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  A Virtual Revolution in Saudi Arabia

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Posted on February 20 2011 1:00 pm

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Originally published on February 14, 2011.

Yes, today there are protests in the streets of Iran, Egypt (again), Bahrain, Yemen, and Algeria. In the last few weeks, there were also street uprisings in Tunisia and Jordan. Iranian riot police are tear-gassing their own people in Tehran, Isfahan, and Shiraz. Egyptians are now demanding that Mubarak’s military give them jobs and money.

As I have noted before, the Egyptian women in the streets of Cairo were wearing severe hijab; some were wearing face veils. The men and women carried signs against Israel and America. But I saw no signs demanding women’s rights.

Thus, the real Arab and Muslim “revolution” is a virtual one. It has only just now appeared on the internet, more specifically, on Facebook, and was recently launched by Saudi Arabian women, some who still live in the Kingdom and others who live in exile, either elsewhere in the Middle East or in the West. The site is mainly in Arabic with some English.

One fan posts, in English: “Girls, after Egypt and Tunisia we can demand our rights.”

Another fan writes, also in English: “We all should take an action and stop being treated as slaves. We are free to choose our lives. My son was murdered because his father abused him so badly… I will never let this go… I will fight to death for my son’s right and all the abused children in my country Saudi Arabia. Where is the Saudi Human Rights? Why there is no justice in Saudi? Where does our money go?”

A third woman says, in English: “The root of it all is the male guardianship system, if we can get rid of that, we’re half way there. AUTONOMY over our own lives is key. The right to gain access to financial and medical services without having to attain permission first.”

I wrote about this new website yesterday, mainly to applaud the bravery of these women who know full well what can happen to them for demanding their rights. My understanding is that while the site is based outside of Saudi Arabia and the Saudi authorities cannot take it down, they can punish some of the individuals associated with it.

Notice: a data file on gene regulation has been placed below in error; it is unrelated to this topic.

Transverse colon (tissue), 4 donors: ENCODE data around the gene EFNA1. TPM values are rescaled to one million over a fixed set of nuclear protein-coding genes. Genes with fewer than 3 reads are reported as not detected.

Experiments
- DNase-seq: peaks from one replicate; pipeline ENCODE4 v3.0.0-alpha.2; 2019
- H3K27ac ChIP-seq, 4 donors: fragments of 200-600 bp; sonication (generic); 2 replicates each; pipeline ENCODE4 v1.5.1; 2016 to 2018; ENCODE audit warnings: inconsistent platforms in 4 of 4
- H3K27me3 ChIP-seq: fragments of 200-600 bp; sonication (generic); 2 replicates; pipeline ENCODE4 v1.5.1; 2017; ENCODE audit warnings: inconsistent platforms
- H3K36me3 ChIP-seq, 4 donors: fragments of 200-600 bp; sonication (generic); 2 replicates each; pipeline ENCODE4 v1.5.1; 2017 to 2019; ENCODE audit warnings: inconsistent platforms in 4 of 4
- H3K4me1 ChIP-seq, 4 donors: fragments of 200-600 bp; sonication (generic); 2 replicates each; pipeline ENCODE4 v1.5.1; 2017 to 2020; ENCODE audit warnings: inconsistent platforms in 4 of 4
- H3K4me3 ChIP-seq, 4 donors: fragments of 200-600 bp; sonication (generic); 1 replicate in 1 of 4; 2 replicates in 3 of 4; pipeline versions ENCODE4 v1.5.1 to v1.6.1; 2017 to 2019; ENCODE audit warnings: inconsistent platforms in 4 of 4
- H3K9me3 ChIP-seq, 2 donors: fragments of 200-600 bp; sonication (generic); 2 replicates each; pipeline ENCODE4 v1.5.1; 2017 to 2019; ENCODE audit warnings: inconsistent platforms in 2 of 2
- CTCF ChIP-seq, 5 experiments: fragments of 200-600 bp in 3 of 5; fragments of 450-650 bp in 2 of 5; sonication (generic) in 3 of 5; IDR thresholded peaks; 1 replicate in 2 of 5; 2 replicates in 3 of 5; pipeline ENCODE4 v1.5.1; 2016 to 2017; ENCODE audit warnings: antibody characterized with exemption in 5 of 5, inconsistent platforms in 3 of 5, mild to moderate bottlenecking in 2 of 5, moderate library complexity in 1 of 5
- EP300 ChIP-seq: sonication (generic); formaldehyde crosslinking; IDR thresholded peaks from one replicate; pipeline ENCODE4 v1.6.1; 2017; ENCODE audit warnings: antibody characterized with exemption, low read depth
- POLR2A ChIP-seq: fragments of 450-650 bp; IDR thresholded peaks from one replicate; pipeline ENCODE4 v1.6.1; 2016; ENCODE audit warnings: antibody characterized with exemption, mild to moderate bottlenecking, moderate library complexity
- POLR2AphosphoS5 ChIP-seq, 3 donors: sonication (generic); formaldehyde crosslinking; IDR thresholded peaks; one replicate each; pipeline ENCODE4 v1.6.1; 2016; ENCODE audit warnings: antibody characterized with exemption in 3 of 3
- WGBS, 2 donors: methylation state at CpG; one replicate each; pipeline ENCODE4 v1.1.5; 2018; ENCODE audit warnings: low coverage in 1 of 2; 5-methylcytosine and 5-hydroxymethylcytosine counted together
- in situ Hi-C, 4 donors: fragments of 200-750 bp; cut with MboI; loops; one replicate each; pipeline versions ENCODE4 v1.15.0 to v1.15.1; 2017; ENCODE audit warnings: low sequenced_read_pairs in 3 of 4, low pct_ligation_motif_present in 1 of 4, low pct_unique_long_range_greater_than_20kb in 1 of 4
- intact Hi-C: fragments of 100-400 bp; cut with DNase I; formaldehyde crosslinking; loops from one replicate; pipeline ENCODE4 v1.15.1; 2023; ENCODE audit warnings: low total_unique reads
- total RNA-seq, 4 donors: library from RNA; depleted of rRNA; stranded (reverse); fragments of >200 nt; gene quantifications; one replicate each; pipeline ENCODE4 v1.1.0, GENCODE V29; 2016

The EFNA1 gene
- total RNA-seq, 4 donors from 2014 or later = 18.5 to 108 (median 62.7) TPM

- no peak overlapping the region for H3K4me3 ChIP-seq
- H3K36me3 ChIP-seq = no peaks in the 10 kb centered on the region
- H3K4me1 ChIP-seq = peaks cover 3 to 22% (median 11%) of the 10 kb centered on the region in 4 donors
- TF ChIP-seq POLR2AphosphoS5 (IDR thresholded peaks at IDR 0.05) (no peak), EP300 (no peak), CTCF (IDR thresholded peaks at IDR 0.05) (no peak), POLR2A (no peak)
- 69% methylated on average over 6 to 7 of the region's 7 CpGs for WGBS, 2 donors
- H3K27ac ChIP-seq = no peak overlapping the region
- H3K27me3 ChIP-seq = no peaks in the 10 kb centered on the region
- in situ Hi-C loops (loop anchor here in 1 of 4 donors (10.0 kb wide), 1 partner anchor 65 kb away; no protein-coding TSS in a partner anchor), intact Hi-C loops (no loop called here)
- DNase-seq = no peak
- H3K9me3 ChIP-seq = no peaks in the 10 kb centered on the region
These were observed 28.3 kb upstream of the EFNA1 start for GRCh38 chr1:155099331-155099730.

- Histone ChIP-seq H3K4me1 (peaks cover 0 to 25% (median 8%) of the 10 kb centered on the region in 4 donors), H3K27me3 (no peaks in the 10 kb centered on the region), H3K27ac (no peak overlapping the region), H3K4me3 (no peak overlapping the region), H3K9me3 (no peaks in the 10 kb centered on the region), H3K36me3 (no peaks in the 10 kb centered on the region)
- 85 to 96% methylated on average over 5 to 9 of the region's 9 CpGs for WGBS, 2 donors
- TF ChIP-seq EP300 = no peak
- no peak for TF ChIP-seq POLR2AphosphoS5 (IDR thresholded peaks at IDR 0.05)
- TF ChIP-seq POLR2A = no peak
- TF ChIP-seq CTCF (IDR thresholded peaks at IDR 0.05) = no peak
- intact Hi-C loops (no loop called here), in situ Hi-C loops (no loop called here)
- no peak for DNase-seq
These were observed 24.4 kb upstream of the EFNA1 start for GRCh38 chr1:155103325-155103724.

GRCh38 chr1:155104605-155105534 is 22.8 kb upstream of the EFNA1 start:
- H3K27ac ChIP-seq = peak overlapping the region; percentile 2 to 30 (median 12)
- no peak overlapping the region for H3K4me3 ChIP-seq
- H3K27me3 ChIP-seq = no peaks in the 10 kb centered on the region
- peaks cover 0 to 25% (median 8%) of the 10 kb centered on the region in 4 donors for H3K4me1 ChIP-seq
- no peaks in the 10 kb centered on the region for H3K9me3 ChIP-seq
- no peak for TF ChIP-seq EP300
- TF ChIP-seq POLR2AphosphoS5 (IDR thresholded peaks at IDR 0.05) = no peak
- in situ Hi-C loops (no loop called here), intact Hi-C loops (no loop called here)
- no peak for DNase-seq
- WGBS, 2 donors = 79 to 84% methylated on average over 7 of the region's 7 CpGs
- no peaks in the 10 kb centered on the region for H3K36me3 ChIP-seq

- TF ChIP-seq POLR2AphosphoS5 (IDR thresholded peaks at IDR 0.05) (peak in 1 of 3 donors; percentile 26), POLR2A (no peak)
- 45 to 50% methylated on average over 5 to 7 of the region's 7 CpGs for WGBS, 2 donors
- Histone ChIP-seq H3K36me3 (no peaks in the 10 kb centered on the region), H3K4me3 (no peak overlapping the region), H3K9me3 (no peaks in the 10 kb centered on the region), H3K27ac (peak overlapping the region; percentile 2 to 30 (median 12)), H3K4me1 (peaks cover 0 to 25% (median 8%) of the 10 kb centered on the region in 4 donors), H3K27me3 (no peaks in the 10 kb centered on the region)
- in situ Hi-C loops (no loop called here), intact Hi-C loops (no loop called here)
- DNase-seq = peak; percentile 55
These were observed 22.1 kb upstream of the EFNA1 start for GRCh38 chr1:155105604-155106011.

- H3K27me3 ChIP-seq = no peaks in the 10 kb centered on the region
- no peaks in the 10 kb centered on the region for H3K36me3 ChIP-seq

May this not happen.

The comments at this site in Arabic about what “rights” they want are, understandably, somewhat less fiery—although entirely serious and practical. Thus, a fourth woman writes in Arabic that she wants the Saudi King to:

  • Drop the requirement that women older than 18 be accompanied by a guardian
  • Open up more jobs and specialties to women
  • Ban child marriage
  • Pay attention to abused wives
  • Grant citizenship to the children of Saudi women
  • Grant women the right to drive

She suggests that “We need to publicize the issue; the more the word spreads the more powerful we’ll become.”

Another woman also in Arabic wants the King to:

  • “Grant women the absolute right to total independence from any guardian.”
  • “Open up all areas of study and all fields of employment to women without exception.”
  • Proclaim that “wearing an abaya should be a matter of choice and not a matter of law. “

Another woman, in Arabic, proclaims: “We do not want our rights as gifts and handouts; we want them as mandatory rights.”

Another, in Arabic, says that the King should “grant women the right to represent us in the national councils” and “open up the playing field so that women can assume positions of leadership in the country.” Another woman, also in Arabic, calls for “prison time, fines, and public shaming for those who are proven guilty of harassing women.” She also wants women to be “granted the right to be members of the King’s Consultative Assembly. “

The Facebook site has already been “liked” by nearly 400 people.

What is really going on?

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